About the Author, Dami Roelse: Dami is a 50-plus blogger and writer, who uses her travel and hiking experiences to inspire others to make life the best it can be no matter what your age. Dami chooses to see every day as an adventure in discovering the extraordinary in the world around her.

Dami’s book, “Walking Gone Wild, How to Lose Your Age on the Trail,” explores and explains walking, hiking, and backpacking as a means to re-invigorating life for women as they age. Interlaced with stories of real women who have built confidence through walking, it presents a new model of aging with vitality, grace, and a deepened connection to life. You can read more of Dami’s blogs at http://www.transformation-travel.com/blog

Click on Dami’s name above to see more from her!

What makes or breaks you on a long-distance hike?

With the summer season here, the first thru-hikers are showing up in my little town situated over halfway on the Pacific Crest Trail, mile 1,730 of 2,650. When they arrive their eager hungry eyes I saw in the first 500 miles as I hiked the desert in Southern California, will have turned into perpetually hungry bodies. The bouncy legs will be sinewy brown bundles of muscle. The soft curves around the young faces will be hidden by beards (for the men) and show angular jaw lines for the women, disappearing into the hollows of bone and flesh along the shoulder ridge. The smell of sweat is perpetually soaked into their clothes, even washing and clean bodies don’t take it away.

What drives the hiker when they get to my town almost halfway on their journey? Oh, I understand what got them started. In the beginning the eagerness of taking on a challenge shines through. I understand the doggedness of meeting and overcoming difficulties on the way. I understand the rhythm and beauty of the long trail. But 2650 miles?

Why do it? “Because it’s there”. “I want to see who I am when I’m deprived of soft comforts.” “I want to get away from the stress of work and career.” “A sabbatical from life.” “I’m depressed/traumatized/don’t know what to do with myself, and the trail will heal me.”

Does it take 2,650 miles to answer these questions? Of course not. But yes, for some maybe it does….

When they arrive in Ashland I see tired eyes, I hear the question, “What am I doing this for, still..” Everyday the same routine, make the miles, haul the pack, eat the same foods, find water, traverse the ever changing wilderness and find a place to sleep at night.

Each day the ever-changing wilderness, brings new sights, variations of elevation challenges, river crossings, blow-downs, unstable rocks, but also soft duff, that quiets your steps in the great stillness all around, vistas that rip your heart out of your chest as you breathe the thin air, waterfalls, rivers, and springs that teach you that water is life, water is sacred. And yet, does it take 2650 miles for the wilderness to share itself with you into your bones?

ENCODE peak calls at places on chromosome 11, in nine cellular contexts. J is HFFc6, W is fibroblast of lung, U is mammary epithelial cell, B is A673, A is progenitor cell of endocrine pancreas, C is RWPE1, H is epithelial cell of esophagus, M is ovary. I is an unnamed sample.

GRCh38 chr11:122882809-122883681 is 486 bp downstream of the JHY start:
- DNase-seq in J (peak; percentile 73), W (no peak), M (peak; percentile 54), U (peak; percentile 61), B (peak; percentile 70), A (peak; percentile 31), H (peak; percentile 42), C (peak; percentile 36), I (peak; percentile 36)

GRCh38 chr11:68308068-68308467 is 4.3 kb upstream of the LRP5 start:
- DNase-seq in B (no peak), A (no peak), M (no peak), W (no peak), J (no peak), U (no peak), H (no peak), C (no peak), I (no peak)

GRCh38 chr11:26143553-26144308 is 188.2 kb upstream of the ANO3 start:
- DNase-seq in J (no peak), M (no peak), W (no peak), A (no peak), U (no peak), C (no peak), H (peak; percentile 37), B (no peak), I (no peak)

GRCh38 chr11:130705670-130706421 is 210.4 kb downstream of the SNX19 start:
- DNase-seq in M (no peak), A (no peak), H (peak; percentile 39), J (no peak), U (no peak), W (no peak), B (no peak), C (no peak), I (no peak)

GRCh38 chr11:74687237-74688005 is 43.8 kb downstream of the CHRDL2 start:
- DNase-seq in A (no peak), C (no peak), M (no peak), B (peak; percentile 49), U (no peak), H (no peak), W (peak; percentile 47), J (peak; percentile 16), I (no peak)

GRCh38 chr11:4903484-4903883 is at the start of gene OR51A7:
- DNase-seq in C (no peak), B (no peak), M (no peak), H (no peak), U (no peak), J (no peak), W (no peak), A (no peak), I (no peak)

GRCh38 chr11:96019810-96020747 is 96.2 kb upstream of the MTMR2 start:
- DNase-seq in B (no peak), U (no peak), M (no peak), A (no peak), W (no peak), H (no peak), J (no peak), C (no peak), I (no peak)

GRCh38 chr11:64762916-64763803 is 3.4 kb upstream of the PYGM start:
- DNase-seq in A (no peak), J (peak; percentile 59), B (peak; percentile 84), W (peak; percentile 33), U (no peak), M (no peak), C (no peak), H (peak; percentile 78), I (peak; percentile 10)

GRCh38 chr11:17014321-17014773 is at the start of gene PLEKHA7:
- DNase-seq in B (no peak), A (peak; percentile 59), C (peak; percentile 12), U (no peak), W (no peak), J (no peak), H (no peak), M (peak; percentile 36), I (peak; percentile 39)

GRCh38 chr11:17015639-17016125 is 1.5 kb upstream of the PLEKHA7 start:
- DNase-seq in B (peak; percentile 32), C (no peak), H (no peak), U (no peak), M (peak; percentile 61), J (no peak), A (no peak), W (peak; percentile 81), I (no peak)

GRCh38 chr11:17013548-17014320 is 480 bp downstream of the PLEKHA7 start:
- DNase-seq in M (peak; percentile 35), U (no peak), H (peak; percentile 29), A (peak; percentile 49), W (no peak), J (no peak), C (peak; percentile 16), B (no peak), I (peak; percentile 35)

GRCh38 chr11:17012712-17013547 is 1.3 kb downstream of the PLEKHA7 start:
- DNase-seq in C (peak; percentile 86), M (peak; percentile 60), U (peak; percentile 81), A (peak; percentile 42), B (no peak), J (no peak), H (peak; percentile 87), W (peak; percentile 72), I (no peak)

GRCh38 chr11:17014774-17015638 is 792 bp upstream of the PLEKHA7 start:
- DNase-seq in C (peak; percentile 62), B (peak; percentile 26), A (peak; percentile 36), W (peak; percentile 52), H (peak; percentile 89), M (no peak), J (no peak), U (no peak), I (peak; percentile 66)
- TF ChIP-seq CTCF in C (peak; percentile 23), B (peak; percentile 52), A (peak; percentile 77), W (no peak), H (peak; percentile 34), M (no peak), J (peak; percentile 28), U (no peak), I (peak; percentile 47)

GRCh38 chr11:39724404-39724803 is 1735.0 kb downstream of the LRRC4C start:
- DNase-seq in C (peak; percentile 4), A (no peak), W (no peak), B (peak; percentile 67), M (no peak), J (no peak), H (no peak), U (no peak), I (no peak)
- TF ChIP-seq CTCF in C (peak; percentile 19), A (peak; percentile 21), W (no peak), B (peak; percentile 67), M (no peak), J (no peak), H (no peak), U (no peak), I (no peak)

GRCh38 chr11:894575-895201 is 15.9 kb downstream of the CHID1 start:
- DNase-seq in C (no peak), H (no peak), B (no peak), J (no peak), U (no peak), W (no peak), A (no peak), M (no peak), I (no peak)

The Challenge

In my fairly long life I’ve challenged myself, and life has challenged me, both physically and mentally. I have sat long retreats in silence, I have fasted for periods of time. I have gone for days in silence to experience the chatter in my head, to learn how much energy goes into constant verbal expression. I’ve experienced great loss. I’ve swam distances that pushed my limits, rowed head races, that made me stronger. Now I walk, and I walk the distance because I know what it takes to get out of the daily mind chatter, to let go of attachment to comfort, to experience the expansiveness that sets in when you do a simple activity, day in, day out. I know the sense of belonging that occurs when you put yourself in a bigger realm.

Does it take walking 2650 miles to get these experiences? No, absolutely not. I remember after many years of meditation practice still wondering when I would reach my goal of enlightenment. And then it hit me one day, while trekking to a Buddhist monastery in the Himalayas. “There is no place to end up, there is only the trek; there is no enlightened state to reach, there is only mindfulness while I sit and breathe; there is no complete unity in love to get to, there is only the warmth of loving fully. As Ram Dass said in Be Here and Now—yes I’m old enough to have known this teacher—“After you get enlightened, you go back to chopping wood and carrying water.” It looks the same on the outside, but it’s different on the inside.

In hiking terms: after you get it, what hiking in the wilderness is about, you go back to walking and carrying your pack. That may mean you walk in your neighborhood as you go to your job, but when you do that you will feel the swing of your legs and your arms, and you have a visceral memory of movement that harmonizes you, unites you with yourself and the walking is your practice to stay mindful. And you carry your pack in the form of daily tasks, daily necessities of things that need to get done, and you keep it to a minimum, mindful of lightening your load as you walk through life.

Hike Your Own Hike

Maybe you will be enlightened about the meaning of your long hike at mile 100, maybe at mile 900, maybe not yet at 2,650. It all depends on what other things you’ve done in your life so far, it all depends on how mindful you are.

The long hike is an individual hike. The distance doesn’t matter. Do you think that you fail in life if you don’t reach the age of 100? Boredom on the trail will come and go, it’s not a reason to quit. Challenges on the trail will come and go, they’re not a reason to end your hike. The length of the trail is arbitrary, you can’t take 2,650 miles home with you.

When you reach fullness with yourself, when you experience joy and contentment while you’re walking all day, day in, day out, you’ve reached a goal you can take home with you. The answer about the length of your hike, lies within.